The Friday 9/30/2022

Dennis Quaid: The Rookie

My piece for the Scarecrow blog this week, and etc.

Dennis Quaid interview (2002). (You’ll see why if you read it.)

Reminder that we re-start Scarecrow Academy on Saturday October 22 for an eight-week series of free online discussions about “The Art in Sci-Fi: Science Fiction and the Director.” These will happen on Saturday afternoons at 2 pm Pacific Time. Full schedule and registration possibilities coming soon.

On Tuesday, November 1st, I’ll be presenting “This Is the End: How the Movies Prepared Us for the Pandemic,” a free online talk in the Humanities Washington Speakers Bureau program. The talk is hosted by Sno-Isle Libraries. Info and registration here.

The Friday 9/23/2022

Robert Mitchum: The Night of the Hunter

I took the week off from contributing to the Scarecrow blog. But a couple of other bits:

We have a new episode of my radio show “The Music and the Movies,” this one the most self-indulgent session yet: It’s devoted to film music involving people named Robert. All I can say is that I was walking along wondering whether Robert Mitchum was the best movie Robert, and it dawned on me that this might be a good theme for a show. You decide, by listening at the Voice of Vashon website (and if that show has slipped away by the time you are reading this, there will be something else there).

There’s no link yet but calendars can be marked for the next installment of Scarecrow Academy, which will be Part 2 of our yearlong “The Art in Sci-Fi: Science Fiction and the Director” series. This free Zoom semester will kick off on Saturday, October 22, at 2 pm Pacific Time, and continue at the same time for eight weeks of sci-fi classics, old and new. Watch this space (and watch the skies).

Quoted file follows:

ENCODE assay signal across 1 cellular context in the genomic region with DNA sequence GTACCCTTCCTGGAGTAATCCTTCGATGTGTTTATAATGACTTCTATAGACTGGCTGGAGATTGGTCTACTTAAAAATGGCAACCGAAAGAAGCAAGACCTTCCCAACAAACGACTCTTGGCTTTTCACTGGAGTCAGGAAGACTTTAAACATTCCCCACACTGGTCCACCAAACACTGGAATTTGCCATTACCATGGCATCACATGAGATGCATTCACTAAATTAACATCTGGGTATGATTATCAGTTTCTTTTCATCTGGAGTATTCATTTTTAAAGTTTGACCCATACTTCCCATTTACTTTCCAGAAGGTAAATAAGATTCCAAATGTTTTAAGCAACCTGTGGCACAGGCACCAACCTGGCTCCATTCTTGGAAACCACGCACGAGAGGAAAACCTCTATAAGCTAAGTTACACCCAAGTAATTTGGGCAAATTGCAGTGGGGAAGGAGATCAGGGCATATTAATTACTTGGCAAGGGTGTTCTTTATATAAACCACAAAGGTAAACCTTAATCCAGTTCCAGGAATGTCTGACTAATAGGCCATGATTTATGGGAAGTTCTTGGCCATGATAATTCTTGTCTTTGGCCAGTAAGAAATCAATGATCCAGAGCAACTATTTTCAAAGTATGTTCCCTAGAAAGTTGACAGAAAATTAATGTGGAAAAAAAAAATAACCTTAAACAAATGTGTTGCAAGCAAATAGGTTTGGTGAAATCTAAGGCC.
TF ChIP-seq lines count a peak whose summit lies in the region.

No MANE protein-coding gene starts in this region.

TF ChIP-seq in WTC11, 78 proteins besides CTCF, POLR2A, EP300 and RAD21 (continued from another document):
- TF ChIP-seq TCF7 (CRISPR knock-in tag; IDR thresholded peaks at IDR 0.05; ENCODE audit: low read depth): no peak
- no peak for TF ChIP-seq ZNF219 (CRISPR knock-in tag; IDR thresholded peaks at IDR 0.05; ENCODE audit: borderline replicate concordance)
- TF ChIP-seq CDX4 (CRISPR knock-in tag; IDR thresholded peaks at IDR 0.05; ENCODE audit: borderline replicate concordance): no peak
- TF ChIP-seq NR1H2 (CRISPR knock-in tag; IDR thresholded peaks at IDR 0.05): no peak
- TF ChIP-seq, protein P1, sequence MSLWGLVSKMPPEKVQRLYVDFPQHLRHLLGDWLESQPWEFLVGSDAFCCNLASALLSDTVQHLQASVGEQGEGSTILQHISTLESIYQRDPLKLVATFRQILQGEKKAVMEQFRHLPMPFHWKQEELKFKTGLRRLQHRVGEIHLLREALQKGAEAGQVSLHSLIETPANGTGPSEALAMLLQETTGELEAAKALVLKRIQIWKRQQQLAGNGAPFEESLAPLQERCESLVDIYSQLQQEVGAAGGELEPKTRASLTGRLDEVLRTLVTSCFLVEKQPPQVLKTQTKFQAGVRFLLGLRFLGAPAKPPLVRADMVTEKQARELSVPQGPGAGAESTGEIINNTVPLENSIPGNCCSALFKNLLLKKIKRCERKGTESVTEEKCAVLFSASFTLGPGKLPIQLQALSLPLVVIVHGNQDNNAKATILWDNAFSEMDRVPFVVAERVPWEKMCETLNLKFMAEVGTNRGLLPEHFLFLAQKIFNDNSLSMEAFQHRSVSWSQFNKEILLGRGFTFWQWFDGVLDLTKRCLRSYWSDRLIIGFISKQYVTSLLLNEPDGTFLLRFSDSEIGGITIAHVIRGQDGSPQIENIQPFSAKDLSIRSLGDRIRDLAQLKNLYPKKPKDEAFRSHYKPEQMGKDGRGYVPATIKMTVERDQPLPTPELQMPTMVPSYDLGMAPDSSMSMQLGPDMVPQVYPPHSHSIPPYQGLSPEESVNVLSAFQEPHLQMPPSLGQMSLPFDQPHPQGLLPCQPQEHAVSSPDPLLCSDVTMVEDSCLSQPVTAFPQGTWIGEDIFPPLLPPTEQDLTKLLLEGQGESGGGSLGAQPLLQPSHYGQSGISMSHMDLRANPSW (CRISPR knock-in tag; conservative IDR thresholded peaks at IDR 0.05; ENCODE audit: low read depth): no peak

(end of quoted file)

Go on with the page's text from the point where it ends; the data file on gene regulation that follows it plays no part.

Movie Diary 9/20/2022

Three Minutes: A Lengthening (Bianca Stigter, 2021). A man named David Kurtz shot three minutes of film footage in a Jewish neighborhood in a town in Poland in 1938. Discovered and restored just before it disintegrated decades later, the footage makes up 99.5 percent of what is onscreen for this 69-minute documentary. This is not a conventional documentary, in other words, and all the more memorable because of that. Helena Bonham Carter’s thoughtful narrator’s voice guides us through it, as the filmmaker’s grandson describes trying to find out who is in the footage and what happened to them; one survivor is around to comment on this scrap of history and the faces caught in a sunny moment before the catastrophe.

Movie Diary 9/19/2022

The Black Cat (Edgar G. Ulmer, 1934). Still a strange and stunning film. “Supernatural? Perhaps. Baloney? Perhaps not.”

American Matchmaker (Edgar G. Ulmer, 1940). One of the Yiddish films Ulmer made after splitting with the Hollywood big leagues, a low-budget screwball comedy with songs, about a bachelor who goes undercover as a matchmaker; ah, but playing with matches a boy can get burned (to borrow a lyric from a different musical), and his experience results in (you’ll never see this coming) finally finding someone for himself. Quite enjoyable, full of people who know how to bring the oomph. There are a few directing flourishes and in general a kind of good sense about how to frame all of this schmegegge.

The Friday 9/16/2022

My piece for the Scarecrow blog this week, and etc.

Notre Musique/Film Socialisme. “After all these years, Godard still has an unerring eye for a great shot.”

Scarecrow Video presents another free Zeitgeist ’22! online event tomorrow, Saturday 9/17, at 2 pm Pacific Time: Join us for “100 Years of Nosferatu,” where I will host a presentation about F.W. Murnau’s enduring vampire classic, released in 1922. Register here, and see you then.

We have a repeat episode of “The Music and the Movies” this week, on the subject of 1980s rock stars who composed movie soundtracks during the decade. Listen in on the Voice of Vashon website.

Movie Diary 9/14/2022